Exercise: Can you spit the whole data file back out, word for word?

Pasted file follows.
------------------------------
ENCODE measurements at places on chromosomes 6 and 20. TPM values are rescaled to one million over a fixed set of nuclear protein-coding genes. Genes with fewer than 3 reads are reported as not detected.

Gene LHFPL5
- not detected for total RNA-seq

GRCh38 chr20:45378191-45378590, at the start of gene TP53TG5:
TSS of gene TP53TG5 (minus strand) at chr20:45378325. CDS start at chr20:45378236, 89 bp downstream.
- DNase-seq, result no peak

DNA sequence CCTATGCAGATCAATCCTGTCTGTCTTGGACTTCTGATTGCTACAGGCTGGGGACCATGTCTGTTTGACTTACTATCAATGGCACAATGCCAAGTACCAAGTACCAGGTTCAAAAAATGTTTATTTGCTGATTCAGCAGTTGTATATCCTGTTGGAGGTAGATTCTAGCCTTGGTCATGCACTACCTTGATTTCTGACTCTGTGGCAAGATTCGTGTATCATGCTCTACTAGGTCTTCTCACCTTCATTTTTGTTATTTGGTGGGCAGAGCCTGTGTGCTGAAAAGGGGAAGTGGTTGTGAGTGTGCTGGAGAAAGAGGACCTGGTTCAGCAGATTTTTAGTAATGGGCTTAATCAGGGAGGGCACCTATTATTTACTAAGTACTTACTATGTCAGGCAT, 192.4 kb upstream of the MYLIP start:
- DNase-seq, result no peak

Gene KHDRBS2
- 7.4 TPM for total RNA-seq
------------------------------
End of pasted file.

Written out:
ENCODE measurements at places on chromosomes 6 and 20. TPM values are rescaled to one million over a fixed set of nuclear protein-coding genes. Genes with fewer than 3 reads are reported as not detected.

Gene LHFPL5
- not detected for total RNA-seq

GRCh38 chr20:45378191-45378590, at the start of gene TP53TG5:
TSS of gene TP53TG5 (minus strand) at chr20:45378325. CDS start at chr20:45378236, 89 bp downstream.
- DNase-seq, result no peak

DNA sequence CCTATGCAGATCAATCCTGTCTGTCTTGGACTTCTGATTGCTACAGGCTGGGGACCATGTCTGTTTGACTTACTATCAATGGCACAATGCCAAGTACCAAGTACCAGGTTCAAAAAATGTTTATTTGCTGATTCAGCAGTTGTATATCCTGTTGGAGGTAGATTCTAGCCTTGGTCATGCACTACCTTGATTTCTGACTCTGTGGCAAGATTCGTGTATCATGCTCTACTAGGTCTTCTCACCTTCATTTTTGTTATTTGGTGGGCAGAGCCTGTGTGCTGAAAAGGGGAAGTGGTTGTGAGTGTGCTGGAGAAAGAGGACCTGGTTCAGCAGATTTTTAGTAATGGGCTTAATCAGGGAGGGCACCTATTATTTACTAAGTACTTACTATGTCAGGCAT, 192.4 kb upstream of the MYLIP start:
- DNase-seq, result no peak

Gene KHDRBS2
- 7.4 TPM for total RNA-seq